yeah. It's, I think it's really good to put that Put it in those kind of terms. Because Yeah, you would never whatever training system you're into whether it's martial arts or strength, weightlifting, whatever, you would never just randomly do stuff, right. And you also wouldn't just go in the gym and do the same exact thing every day. Like there is a process and, and a pattern you have to follow to get higher levels of success in whatever you do. And your business is no different. Well, that was 100. That was a pretty good topic. Hopefully, like I like it because we touched on strategic and tactical. And I think that's pretty key. A lot of times it's just strategic, and there's not anything for people to take away from. So let's let's, let's actually give them something to unpack here. 30 days, like I've listened to this, and I want to work on this. What give me laid out for me, we've already kind of done it, but let's just lay it out in black and white. What Can somebody do?Marcel Petitpas :
Yeah, so I think the first thing that you want to do is start with trying to get a baseline of your metrics, right? Get it a simple way in place that you can start to track these things. So maybe it's the software that your gym runs on, it provides these kinds of things for you or makes it easier, maybe you've just got a spreadsheet that you start tracking this kind of information in. But what you essentially want to do is have some kind of feedback loop so that you can understand any of the things that you're about to try. Are they working or not? So get a baseline of your metrics, give me your the three, the three, let's keep it simple, the three metrics that you should look at. Yeah, so I would probably look at three important things. The first is, you know, how many new customers or trials how many trials are you getting in a given period of time, how many of those trials close and turn into customers, so ended up paying you money and doing whatever that first, you know, experience with your gym might be if it's an onboarding, if it's a, you know, 30 days for a discounted rate, whatever, and then how many of them become activated, so that would mean they they hit a certain milestone of like they came to this many classes or they did this many workouts or they, you know, stuck around and paid for their second month. So I would just kind of track your success metrics on the front end, that's probably the first place. And I'll throw in a fourth one, which is retention, right? How many months on average, do clients stick around with you? Those four metrics, you can do a lot with those four metrics. Cool, that's a good place to start. So map that out. That's the first thing now you've got a baseline, you've got a feedback loop, you've got a wall to bounce your ideas off of so to speak. Then the second thing I would do is start at the front of the funnel, and then work your way back. So I would start with let's get a sales process in place. Let's get some kind of a questionnaire or like a top three, four questions that you need to ask every new client that comes into the building. So you can set the foundation for the rest of the conversation. And those questions are probably going to be something like, why are you here? Right? Why is getting more fit important to you? And you want to dig into that you want to get to like the emotional thing. Like for me, it's like I want to chase my grandkids around. I want to be the oldest guy in the old folks home that can get off the toilet by himself. Like those are my motivations for staying fit. I want Want to be a parent that can, you know, keep a parent and a grandparent, they can keep up with his kids, which is the reason I don't compete in CrossFit anymore. Because that was actually pushing me in the opposite direction, I was going to be crippled by the time I was 90 if I kept doing that. So, like, get into like the emotional, visceral, like, why is this important to you? You know, make sure you get clear on their goals. What are your goals? You know, what's the timeline when you need to achieve them? What do you think you need in order to achieve those goals? What are the things that are blocking you? What's kind of getting in your way? And then finally, what would need to be true for you to sign up? I love that. What would what would need to be true question it's one that Dan asked all the time. That's like the ultimate sales question. Somebody who's hesitating, somebody's not sure what would need to be true. Such a good question, basically just asked him, What do we need to do to get your business? So those those would be like examples of a couple of good questions you want to ask, but you just want to get the anchor set for the value, the value of you know what's important, and then why is it valuable to them? Get that ironed out. Let them I would map out what does that kind of first 30 days need to look like in terms of like the workouts that they have to do the conversations that they should have the people that they should meet the experiences that they might need to have the communication that you might have with them, whether it's emails, phone calls, personal videos that you shoot to send them to me like, Man, I'm so proud of you for finishing your first workout you did so good today, I just want to let you know, little things like that, that you can architect and say, okay, on on day, 14, they get this personal video from me. And on day 27 they get you know, a follow up email about this. And then on day 30 we have another conversation and just like just draw it out like a timeline and just do the first version of it, keep it lightweight, and then implement it and then it's just measure, try stuff measure and try stuff. And that's that's what you do forever.Dan Uyemura :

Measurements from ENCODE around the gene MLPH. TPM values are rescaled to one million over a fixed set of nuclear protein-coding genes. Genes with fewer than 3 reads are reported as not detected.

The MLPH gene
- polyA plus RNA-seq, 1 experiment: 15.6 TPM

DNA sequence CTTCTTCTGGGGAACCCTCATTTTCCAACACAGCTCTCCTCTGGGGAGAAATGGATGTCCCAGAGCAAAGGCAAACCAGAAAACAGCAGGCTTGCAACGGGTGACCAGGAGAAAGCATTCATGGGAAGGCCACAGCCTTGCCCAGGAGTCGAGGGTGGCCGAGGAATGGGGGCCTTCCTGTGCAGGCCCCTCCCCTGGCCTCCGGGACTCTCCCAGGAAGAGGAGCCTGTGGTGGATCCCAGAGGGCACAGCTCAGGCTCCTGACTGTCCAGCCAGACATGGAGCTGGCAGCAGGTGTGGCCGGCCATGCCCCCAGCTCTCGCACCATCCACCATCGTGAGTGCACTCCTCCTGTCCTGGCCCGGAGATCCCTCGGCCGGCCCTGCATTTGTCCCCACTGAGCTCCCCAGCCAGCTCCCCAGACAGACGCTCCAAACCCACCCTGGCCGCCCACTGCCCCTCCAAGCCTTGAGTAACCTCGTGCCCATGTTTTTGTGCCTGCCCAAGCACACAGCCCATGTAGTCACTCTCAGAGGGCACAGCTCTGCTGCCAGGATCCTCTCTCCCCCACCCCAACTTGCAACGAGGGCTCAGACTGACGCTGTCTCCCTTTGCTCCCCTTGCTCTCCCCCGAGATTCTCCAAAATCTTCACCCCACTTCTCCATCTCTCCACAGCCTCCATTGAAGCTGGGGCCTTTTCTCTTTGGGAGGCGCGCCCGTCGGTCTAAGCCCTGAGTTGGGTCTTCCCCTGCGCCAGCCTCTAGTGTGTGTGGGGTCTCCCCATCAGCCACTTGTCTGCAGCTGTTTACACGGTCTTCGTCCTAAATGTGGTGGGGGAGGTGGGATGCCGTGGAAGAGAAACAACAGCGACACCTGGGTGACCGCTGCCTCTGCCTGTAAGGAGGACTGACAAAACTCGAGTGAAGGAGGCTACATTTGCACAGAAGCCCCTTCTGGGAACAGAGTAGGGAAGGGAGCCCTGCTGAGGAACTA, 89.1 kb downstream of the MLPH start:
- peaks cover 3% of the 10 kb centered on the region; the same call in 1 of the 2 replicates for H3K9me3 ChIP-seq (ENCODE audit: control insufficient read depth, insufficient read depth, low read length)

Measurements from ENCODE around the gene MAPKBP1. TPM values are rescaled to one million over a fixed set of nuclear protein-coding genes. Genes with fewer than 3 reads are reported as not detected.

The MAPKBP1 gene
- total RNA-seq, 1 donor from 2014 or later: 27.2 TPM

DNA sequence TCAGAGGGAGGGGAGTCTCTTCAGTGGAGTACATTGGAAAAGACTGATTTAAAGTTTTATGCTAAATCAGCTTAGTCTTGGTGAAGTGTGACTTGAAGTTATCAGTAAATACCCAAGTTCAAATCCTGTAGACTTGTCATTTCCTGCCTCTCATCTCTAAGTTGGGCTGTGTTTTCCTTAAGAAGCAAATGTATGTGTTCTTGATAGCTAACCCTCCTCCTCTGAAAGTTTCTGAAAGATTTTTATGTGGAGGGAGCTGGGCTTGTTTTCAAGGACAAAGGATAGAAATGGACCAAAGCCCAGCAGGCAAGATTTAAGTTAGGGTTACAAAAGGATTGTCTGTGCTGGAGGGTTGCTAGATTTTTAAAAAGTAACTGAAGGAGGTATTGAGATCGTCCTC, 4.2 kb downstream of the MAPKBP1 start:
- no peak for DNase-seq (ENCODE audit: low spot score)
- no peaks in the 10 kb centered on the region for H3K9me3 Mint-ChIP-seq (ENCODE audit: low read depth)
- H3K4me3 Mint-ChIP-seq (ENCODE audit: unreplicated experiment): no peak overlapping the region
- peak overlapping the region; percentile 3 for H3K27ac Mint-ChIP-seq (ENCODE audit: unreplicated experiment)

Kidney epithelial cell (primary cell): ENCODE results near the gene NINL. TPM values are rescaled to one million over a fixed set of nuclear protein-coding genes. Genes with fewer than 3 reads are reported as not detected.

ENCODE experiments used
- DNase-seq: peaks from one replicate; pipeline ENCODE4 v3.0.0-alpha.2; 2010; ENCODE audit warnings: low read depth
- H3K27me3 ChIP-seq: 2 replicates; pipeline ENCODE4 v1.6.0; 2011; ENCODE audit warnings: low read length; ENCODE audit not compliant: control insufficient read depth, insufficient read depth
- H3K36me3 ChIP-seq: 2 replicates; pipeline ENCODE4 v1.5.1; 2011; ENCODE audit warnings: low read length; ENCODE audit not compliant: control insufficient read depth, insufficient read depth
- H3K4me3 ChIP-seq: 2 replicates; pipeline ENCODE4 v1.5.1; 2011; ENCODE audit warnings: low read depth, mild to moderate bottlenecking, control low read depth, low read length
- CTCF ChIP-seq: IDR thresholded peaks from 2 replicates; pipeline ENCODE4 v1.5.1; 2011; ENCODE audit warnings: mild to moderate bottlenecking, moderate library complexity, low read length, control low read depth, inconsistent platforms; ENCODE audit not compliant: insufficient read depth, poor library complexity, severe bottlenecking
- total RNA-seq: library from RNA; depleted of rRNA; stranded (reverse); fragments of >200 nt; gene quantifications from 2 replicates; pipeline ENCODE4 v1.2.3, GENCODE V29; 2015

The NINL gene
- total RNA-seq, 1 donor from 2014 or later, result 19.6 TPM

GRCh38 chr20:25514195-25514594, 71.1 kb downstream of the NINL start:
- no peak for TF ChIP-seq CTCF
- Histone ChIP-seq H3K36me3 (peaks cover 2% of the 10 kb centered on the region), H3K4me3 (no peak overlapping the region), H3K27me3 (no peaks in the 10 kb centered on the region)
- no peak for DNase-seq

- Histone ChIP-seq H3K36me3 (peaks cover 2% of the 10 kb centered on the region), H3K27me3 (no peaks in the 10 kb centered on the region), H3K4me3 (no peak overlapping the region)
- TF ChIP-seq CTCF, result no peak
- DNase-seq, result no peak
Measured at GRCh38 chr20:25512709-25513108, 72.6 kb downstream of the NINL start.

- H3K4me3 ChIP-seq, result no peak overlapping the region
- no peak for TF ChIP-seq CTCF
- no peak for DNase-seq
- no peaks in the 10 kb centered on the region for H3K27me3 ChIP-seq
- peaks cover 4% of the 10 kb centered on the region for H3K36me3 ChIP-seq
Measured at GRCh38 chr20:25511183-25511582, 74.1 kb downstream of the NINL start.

Yep. All right, Marcel. Well, thank you for your time. A lot of great insight. Um, I think there's there's been two or three things a gym owner right now can unpack and take away. I really love the idea of You know, if you listen this podcast, you know, I'm a huge fan of manufacturing experience. And I think a lot of what we talked about was that taking a step back, looking at things from the lens of your customer and really tailoring high value, and really showing them you care. I think I think in business, it's just as simple as that like providing a service or a product that solve someone's problem and caring about the result that the customer is getting. It's just it kind of is simple. Thank you so much for your time, Marcel, you are playing a role in helping all of these small boutique fitness studios become better business owners and we appreciate it tremendously. Thank you. All right. There you had it. Ladies and gentlemen, Marcel Petitpas of Parakeeto. Let me know what you guys thought. I love having CEOs and other business leaders from outside of the gym space come in and talk about how they run their businesses in a way that actually applies to you guys and Marcel is super Cool because he actually is a CrossFit coach and he understands what strength conditioning training is like. And he understands the gym business. probably pretty well, most entrepreneurs, they can like look at any business they go to, whether it's a gym, a pizzeria, or what a coffee shop, and they can kind of dissect what's happening there. In the lens of business, if that's something you don't do, you should probably practice that, like, start checking out businesses, when you when you visit them, and start to analyze what they're doing and why they're doing it. It'll actually help you in your gym. So let me know if you guys appreciated what Marcel had to say. We talked about a lot of things. In this episode, we talked about optimizing your profitability, how to maintain revenue potential when you're constrained by time and or floor space. We talked about the primary problems gym owners have for maximizing revenue. And usually you just it boils down to the fact that you can't trade time for money. And that's one of the biggest mistakes a lot of people do. And probably, if you're doing it, it's okay, you got to start there, but you have to start ratcheting your yourself away from that. So trading time for money is not a good way to expand what you're doing, it's basically buying yourself a job. And what we're trying to do here at PushPress is expand you away from that, right? We talked about this weird concept called unit economics. And if you aren't, if you don't really understand what that means, still, that's okay. We'll dig deeper into that. That's basically saying like on a per customer basis, like how much money do they make? How much money does it cost to get them like on a per unit basis? What is the economics of your business? That's not a way a lot of gym owners think. And we're working on getting you thinking that way. Cool. Another huge topic, we talked about value based pricing, right? So that's you can't just instead of just throwing a number out there and just saying like, this is what our system costs, or our training methodology costs, you're actually starting to drive into the value of it. So you could be charging per pounds lost for belts attain, you know, different types of things, so that the more value that client gets, the more revenue you're able to generate from them. That's a pretty key concept at least in the software world value based pricing. because it forces you to keep on delivering better value to your customers, which will in turn keep them customers longer. Anyway, I hope you guys really enjoyed that. If you did, make sure you give it a like share it with a friend and other gym owner who you think might benefit from this Marcel is a really cool guy if you want me to have him back on Send me a note let me know as well. He He told me he has a ton more that he can share with our audience and continue your education and becoming a better fitness CEO and becoming a better business owner. cool guys. That's it for today. I'm glad you join me on The gymOS Podcast and until next week, and until next episode, keep on grinding